Two factors that dictate how you would react in an active shooter situation, according to psychology

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MOLINE, Illinois — Friday's shooting at the Fort Lauderdale Airport has passengers at the Quad City International Airport wondering what they would have done in that situation.

"I don't know, like everybody else, run," says passenger Sharon Richardson.

But for this retired marine, "I move toward gunfire, so I would look to protect others and put myself in the line of fire," says passenger Aaron Scarbrough.

Officers with the Metropolitan Airport Authority say there are three things you should do, run, hide or fight.

"When you run, look for the nearest exit doors. If you have to hide, find something substantial," says Officer Robert Schwartz.

And if you have to fight, Officer Schwartz says do whatever is necessary to protect yourself and your family.

Moline psychologist Dr. Carl Vincent studies the brain and how it works.

"It's very hard to train in what to do in this. We're all so different, and shock affects us in different ways," says Vincent.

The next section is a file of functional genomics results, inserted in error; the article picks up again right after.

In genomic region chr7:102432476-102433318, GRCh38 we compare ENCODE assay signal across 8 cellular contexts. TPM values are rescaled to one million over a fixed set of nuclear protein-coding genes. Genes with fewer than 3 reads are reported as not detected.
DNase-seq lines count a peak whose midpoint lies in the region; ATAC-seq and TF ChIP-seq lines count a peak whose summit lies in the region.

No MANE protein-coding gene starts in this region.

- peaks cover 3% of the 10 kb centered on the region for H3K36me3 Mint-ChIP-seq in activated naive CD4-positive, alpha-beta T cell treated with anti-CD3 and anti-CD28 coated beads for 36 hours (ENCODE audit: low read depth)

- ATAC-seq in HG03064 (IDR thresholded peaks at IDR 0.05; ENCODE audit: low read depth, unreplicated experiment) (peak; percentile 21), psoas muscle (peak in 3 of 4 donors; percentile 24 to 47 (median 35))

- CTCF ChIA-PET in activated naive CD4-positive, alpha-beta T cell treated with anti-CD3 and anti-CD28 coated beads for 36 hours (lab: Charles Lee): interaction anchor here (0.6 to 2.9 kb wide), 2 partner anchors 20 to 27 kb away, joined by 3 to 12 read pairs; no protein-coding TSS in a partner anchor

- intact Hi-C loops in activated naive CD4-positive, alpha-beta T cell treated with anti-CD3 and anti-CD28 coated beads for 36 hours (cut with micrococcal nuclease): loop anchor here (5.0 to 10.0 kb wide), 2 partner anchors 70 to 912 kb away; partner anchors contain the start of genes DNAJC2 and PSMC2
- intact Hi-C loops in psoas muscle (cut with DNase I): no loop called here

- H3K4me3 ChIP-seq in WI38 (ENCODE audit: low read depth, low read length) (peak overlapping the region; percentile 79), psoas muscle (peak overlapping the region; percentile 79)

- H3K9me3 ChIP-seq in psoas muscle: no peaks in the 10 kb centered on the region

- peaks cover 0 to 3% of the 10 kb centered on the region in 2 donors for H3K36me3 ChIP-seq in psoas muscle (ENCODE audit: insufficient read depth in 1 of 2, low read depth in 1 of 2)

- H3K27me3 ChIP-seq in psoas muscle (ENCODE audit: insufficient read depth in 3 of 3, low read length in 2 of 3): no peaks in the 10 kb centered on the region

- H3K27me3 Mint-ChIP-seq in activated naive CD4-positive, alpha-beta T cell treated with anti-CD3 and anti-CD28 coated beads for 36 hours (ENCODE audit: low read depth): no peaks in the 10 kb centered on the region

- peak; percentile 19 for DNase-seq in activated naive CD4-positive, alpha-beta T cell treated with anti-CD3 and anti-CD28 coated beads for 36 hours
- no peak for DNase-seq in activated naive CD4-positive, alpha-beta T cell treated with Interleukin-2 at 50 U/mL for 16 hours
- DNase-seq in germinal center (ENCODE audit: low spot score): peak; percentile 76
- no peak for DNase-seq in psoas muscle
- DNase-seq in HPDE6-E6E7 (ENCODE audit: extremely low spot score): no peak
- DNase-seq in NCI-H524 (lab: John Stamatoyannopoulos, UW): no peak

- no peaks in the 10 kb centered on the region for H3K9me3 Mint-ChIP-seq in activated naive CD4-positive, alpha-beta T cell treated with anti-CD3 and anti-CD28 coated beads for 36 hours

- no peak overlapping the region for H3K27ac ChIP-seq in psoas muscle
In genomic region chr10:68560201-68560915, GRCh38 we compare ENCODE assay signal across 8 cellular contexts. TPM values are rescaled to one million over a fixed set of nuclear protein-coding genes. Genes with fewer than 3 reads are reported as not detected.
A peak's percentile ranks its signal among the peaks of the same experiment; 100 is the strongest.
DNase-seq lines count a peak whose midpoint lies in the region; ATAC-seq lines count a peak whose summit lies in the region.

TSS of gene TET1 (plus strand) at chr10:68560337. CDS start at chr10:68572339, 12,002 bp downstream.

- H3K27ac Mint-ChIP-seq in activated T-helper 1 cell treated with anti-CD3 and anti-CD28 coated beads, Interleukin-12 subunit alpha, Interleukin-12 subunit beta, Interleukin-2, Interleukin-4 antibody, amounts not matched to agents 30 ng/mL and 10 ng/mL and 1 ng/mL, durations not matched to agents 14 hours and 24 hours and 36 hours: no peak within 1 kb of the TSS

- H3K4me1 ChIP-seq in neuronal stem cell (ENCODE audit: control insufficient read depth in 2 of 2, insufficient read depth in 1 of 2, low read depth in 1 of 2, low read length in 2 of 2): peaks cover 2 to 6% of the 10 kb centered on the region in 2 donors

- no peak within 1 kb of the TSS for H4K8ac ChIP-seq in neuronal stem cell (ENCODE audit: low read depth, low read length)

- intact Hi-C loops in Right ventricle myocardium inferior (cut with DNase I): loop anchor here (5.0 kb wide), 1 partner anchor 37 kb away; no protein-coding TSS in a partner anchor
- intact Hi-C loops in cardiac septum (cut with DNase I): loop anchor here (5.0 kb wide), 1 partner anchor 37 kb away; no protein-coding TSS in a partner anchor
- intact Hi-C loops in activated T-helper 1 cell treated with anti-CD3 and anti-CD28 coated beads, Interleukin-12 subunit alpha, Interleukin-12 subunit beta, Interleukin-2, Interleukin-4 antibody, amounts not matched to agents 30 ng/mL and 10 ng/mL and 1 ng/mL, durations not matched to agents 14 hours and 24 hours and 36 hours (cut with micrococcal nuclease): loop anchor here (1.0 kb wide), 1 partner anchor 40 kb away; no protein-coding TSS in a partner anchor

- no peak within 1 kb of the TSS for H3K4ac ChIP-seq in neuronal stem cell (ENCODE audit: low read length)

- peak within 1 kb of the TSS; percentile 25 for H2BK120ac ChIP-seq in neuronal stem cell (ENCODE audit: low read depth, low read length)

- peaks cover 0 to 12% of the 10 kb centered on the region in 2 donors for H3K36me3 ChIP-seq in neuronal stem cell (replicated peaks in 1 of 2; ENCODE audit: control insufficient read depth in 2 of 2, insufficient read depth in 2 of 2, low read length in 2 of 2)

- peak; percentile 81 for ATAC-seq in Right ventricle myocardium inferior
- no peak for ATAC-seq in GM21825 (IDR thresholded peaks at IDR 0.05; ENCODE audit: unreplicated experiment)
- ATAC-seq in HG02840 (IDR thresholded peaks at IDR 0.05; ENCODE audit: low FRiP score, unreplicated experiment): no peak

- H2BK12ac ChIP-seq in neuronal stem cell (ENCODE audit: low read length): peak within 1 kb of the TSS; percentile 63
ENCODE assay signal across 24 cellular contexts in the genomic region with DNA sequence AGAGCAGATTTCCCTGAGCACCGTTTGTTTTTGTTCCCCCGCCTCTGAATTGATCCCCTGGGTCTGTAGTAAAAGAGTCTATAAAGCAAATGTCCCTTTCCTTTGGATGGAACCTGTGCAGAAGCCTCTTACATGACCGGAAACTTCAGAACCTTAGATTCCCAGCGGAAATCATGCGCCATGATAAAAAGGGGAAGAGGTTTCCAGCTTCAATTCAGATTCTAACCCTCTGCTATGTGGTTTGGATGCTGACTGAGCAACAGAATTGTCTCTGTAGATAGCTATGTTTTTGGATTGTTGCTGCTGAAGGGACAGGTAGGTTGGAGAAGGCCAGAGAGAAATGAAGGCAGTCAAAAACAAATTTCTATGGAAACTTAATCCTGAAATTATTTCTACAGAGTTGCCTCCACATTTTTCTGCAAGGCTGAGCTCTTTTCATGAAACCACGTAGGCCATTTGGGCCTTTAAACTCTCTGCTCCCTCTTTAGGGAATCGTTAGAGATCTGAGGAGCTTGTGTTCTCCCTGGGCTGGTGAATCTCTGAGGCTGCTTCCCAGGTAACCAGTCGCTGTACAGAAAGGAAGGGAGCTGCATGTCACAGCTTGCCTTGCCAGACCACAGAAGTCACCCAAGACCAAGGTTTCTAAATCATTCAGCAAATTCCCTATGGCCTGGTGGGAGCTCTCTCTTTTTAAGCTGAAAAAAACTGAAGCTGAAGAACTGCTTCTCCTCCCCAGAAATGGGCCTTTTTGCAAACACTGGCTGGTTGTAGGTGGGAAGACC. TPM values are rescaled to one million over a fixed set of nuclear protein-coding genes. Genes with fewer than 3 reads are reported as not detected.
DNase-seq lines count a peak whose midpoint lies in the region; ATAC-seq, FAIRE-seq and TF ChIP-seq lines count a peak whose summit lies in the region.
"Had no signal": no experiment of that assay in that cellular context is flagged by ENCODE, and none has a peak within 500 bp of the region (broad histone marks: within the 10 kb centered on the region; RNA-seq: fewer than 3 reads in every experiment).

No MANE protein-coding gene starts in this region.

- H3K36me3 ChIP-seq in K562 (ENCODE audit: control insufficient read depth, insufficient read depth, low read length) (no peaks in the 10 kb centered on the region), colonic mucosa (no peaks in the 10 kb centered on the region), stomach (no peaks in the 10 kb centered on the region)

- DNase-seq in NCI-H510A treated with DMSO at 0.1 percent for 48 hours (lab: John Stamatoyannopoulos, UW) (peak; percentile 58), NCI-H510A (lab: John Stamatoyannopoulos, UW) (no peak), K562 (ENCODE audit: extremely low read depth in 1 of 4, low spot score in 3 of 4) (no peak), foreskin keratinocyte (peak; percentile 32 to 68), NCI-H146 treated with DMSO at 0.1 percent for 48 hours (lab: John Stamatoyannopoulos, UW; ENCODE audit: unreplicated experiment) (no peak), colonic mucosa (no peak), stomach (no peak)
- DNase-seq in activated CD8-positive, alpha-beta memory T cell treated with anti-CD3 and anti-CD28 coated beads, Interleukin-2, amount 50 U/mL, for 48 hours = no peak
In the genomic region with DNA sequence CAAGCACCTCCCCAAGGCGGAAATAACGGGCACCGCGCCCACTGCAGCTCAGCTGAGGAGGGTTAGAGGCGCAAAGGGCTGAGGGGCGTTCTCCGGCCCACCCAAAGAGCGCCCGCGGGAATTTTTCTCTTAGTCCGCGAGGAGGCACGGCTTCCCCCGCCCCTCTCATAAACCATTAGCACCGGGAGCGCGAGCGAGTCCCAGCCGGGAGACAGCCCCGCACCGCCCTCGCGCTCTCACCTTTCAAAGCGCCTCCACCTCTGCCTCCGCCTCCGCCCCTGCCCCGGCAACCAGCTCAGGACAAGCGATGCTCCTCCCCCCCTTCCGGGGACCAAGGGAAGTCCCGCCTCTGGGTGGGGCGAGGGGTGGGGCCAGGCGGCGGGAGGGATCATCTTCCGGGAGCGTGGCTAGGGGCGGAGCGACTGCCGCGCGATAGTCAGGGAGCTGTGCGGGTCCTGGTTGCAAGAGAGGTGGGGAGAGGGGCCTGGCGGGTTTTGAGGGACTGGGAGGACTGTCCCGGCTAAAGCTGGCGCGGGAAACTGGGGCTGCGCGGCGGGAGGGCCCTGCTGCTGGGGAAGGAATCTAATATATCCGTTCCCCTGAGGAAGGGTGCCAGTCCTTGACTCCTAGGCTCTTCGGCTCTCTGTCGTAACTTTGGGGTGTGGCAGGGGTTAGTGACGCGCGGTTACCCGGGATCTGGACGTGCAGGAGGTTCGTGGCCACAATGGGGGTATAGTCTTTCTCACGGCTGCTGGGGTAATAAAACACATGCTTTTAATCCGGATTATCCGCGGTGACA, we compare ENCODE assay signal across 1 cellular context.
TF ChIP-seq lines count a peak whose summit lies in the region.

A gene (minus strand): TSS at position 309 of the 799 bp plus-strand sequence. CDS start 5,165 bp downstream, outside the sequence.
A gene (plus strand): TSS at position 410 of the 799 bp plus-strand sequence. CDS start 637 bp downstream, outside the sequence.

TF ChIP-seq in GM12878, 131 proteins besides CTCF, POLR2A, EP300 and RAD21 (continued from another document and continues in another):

Dr. Vincent says when someone is in shock, the first thing the brain does is try to figure out what's unfolding.

"So If we have a gentleman pulling out a gun, well, what does that mean? Some people are going to sit there and try to process what is this?" says Vincent.

Next, he says someone's personality and experiences dictate how long it takes to process a situation and react to it.

"If you just spent eight years in Iraq, you're going to react a lot quicker than someone like myself who's going to sit there and thing, what's that?" says Vincent.

But there is something everyone can agree on. Always being alert will put you one step ahead.

"It is a good thing to be aware, and that will also benefit law enforcement if you become a good witness," says Schwartz.

Dr. Vincent says preparation is harder in places like an airport where people and situations are constantly changing. But training people to react in schools is easier because it's more predictable.

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